Once you’ve identified a suitable area and researched which real seed to grow, you must consider which path you will follow. There are many methods available to the novice gardener, and the one you choose will ultimately be your decision. Various people will recommend different gardening ways, and you should consider what you want to grow, and where you are, throughout the decision-making process. My preference is the use of raised-beds as I live in a cold climate, and the soil warms more quickly resulting in earlier germination. I’m also currently learning the ‘bio intensive’ technique, as the emphasis is about ease, minimal use of resources, and repairing the Earth’s soil.

Many people live in tower-blocks, with little opportunity to prepare seed-beds, and such people really should contemplate moving. If moving is not possible, then urban dirt-less gardening could be a consideration. There is also the option of growing indoors and under lamps, perhaps in a garage or spare room. The primary problem I see with this method is the dependence upon power to the lamps, but it could certainly be a solution for those packed-in, stressed-out, over-crowded urban dwellers. For those that have the opportunity to garden their own patch of land, you should consider it both a source of food and a vessel to re-tune your mind towards what you ultimately are – an interdependent ‘cell’ of the earth. Gardening is multi-functional and has more appeal that simply harvesting crops. Relaxation and the subsequent thought processes are beneficial to health via the mind-body interaction. Contemporary Psychology is quite clear that stress causes illness through lowering the immune system, and through causing mal-adaptive cognitive processes. Make your garden a haven from the inevitable chaos that’s accelerating throughout the world; a place of hope, peace, and tranquility.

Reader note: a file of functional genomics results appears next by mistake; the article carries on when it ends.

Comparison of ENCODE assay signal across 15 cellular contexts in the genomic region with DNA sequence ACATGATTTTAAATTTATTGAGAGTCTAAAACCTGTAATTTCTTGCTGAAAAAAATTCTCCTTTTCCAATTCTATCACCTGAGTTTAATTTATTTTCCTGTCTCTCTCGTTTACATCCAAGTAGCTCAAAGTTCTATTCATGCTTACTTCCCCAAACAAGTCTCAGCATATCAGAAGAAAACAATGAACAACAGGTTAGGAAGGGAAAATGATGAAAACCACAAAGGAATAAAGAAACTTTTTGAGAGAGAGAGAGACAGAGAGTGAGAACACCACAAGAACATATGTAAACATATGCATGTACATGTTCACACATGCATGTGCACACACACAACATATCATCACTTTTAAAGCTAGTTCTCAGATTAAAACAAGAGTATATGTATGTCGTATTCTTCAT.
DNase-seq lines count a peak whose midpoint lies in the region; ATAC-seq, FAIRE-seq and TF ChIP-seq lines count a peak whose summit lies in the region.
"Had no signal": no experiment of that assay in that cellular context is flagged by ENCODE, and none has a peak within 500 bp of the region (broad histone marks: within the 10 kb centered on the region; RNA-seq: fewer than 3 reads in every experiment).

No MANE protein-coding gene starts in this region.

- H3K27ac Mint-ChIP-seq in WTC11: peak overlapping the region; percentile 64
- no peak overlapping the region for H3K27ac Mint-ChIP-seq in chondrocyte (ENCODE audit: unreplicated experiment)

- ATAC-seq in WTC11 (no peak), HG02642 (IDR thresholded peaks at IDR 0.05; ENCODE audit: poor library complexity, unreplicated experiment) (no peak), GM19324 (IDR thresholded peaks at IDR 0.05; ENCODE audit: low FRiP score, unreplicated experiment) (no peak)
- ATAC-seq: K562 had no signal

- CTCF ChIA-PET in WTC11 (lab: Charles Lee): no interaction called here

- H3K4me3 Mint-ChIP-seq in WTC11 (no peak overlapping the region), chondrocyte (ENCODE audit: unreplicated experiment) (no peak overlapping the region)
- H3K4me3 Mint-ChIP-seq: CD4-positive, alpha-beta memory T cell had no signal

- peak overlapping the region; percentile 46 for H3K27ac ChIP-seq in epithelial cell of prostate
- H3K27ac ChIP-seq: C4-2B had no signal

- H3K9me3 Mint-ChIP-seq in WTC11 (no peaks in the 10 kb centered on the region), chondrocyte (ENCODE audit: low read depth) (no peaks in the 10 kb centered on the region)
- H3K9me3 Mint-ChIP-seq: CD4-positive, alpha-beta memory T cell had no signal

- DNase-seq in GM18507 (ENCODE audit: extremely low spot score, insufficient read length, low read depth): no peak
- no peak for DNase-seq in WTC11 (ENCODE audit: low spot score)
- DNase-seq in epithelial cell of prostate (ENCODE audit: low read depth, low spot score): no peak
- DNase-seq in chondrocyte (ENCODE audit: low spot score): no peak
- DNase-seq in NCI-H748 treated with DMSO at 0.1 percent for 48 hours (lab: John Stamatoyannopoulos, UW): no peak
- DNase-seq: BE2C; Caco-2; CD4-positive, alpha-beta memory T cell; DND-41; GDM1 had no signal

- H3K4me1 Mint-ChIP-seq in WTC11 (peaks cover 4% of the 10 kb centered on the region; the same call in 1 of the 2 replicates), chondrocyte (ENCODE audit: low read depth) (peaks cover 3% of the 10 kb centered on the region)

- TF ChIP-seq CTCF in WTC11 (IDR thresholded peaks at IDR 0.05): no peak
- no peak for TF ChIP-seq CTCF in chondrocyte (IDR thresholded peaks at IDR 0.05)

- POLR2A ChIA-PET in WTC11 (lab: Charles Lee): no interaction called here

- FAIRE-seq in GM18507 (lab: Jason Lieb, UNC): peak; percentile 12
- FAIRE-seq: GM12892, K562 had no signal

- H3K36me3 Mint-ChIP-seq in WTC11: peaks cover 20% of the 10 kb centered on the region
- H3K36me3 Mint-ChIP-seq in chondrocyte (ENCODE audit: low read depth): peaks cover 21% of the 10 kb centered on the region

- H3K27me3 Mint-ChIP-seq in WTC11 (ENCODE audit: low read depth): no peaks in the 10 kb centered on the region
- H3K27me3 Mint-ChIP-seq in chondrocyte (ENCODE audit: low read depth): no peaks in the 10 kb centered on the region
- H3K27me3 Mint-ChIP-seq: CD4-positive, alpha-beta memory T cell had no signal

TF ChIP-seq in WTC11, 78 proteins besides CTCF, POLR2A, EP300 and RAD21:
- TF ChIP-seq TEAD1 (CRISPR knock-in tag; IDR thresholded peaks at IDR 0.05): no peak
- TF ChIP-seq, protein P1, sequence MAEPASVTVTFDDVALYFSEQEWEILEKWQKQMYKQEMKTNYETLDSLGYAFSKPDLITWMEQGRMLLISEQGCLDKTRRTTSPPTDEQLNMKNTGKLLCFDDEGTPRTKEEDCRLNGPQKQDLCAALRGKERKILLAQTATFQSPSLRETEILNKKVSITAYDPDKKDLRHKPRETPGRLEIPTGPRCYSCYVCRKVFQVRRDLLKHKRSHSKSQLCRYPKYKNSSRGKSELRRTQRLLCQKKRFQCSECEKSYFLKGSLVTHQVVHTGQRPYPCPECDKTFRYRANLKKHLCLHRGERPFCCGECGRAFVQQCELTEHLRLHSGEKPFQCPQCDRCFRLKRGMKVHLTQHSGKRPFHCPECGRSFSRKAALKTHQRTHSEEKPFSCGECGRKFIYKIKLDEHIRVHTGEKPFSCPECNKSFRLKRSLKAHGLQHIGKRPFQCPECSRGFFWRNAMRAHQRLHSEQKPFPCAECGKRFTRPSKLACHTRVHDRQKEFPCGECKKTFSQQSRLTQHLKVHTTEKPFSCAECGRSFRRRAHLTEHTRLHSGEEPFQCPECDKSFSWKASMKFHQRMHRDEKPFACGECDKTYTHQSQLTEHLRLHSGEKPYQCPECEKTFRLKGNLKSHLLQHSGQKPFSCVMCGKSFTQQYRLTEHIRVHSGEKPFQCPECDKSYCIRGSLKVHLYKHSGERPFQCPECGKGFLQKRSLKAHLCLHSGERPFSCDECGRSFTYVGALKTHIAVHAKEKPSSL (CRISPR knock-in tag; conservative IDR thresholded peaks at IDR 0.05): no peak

In summary, growing your own food is an important aspect of the paradigm shift we are currently experiencing. There are many methods available for you to access, and although simple pragmatism should be your priority, please also consider the option of the bio-intensive technique, as preserving and growing the soil for future generations is an obligation you shouldn’t really pass-the-buck on. Your garden can become a source of inspiration as well as your primary source of food and medicine. I’ll leave you with the wise words of Gandhi:

“To forget how to dig the soil is to forget oneself.”—Gandhi

 

Bibliography

Back Garden Seed saving: S.Stickland, 2008, eco-logic books.
UK-based. Relevant to all gardeners though.
Breed your own Vegetable Varieties: Carol Deppe, 1993, Little, Brown & Company.
US-based. Relevant to all gardeners though.
Grow your own vegetables: J. Larkcom, 2002, Frances Lincoln Limited, UK.
UK-based. Relevant to all gardeners though.
Organic Gardening: P. Pears and S.Stickland, 1999, Royal Horticultural Society.
UK-based. Relevant to all gardeners though
Seed to Seed: Suzanne Ashworth, 1991, Seed Savers Publications, USA.
US-based. Relevant to all gardeners though.

Note: Buy the book, or at least print out a copy. Don’t rely on apple kindles as they could break or you might be unable to purchase a battery. This concept should apply to all books/information you want/need.

Useful web-pages:

http://www.ehow.com/how_5044015_grow-garden-dirt.html

http://growbiointensive.org/

http://www.johnjeavons.info/

http://microecofarming.com/

http://www.squarefootgardening.org/